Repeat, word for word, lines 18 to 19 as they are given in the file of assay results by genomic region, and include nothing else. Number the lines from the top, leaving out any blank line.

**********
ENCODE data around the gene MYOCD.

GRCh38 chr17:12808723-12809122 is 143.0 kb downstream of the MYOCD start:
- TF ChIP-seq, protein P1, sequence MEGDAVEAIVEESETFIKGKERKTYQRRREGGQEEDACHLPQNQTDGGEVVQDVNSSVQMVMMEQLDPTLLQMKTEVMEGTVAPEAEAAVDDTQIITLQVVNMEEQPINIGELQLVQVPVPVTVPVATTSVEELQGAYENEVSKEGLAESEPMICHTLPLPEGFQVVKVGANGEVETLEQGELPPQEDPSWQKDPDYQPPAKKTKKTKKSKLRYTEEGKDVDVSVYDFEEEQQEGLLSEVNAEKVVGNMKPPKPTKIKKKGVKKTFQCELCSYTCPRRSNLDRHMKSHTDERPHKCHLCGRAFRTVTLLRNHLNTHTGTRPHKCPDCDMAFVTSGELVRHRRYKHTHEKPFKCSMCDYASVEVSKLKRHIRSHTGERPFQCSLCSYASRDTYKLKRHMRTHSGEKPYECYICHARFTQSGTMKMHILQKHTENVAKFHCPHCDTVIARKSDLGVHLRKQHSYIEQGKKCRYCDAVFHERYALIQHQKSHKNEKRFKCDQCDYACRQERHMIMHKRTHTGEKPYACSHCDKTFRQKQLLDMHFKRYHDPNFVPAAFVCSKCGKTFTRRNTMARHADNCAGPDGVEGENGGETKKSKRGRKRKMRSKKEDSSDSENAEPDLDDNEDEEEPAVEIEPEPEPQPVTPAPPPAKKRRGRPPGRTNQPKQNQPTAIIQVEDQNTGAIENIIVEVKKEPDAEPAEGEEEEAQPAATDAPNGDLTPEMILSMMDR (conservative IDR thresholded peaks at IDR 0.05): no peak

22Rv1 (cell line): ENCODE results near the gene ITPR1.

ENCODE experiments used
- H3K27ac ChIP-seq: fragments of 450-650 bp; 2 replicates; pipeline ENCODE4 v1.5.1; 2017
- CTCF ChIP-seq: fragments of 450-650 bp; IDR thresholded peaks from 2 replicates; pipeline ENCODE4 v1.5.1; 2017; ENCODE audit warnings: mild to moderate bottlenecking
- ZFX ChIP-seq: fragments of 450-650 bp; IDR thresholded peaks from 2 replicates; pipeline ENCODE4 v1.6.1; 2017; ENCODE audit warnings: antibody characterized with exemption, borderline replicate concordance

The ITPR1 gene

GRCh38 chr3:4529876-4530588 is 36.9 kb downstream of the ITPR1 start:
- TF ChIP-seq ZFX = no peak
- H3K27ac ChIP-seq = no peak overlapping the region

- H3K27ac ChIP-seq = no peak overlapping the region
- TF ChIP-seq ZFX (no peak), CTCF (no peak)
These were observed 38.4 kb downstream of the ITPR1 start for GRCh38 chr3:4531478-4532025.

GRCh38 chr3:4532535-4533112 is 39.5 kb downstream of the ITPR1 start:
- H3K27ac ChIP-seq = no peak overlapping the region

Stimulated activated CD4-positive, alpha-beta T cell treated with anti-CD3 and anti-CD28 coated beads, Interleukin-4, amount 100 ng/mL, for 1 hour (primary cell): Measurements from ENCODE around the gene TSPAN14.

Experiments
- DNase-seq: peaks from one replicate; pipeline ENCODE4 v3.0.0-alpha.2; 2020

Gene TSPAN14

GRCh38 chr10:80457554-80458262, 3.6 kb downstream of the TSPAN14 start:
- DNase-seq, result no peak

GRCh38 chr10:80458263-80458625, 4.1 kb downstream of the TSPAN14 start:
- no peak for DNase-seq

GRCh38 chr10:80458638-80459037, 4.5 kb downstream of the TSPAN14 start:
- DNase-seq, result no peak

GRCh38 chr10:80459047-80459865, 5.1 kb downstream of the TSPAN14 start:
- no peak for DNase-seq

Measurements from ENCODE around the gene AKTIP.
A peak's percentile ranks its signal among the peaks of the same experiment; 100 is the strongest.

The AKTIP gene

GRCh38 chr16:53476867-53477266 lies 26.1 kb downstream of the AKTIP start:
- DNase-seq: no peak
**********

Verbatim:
Stimulated activated CD4-positive, alpha-beta T cell treated with anti-CD3 and anti-CD28 coated beads, Interleukin-4, amount 100 ng/mL, for 1 hour (primary cell): Measurements from ENCODE around the gene TSPAN14.

Experiments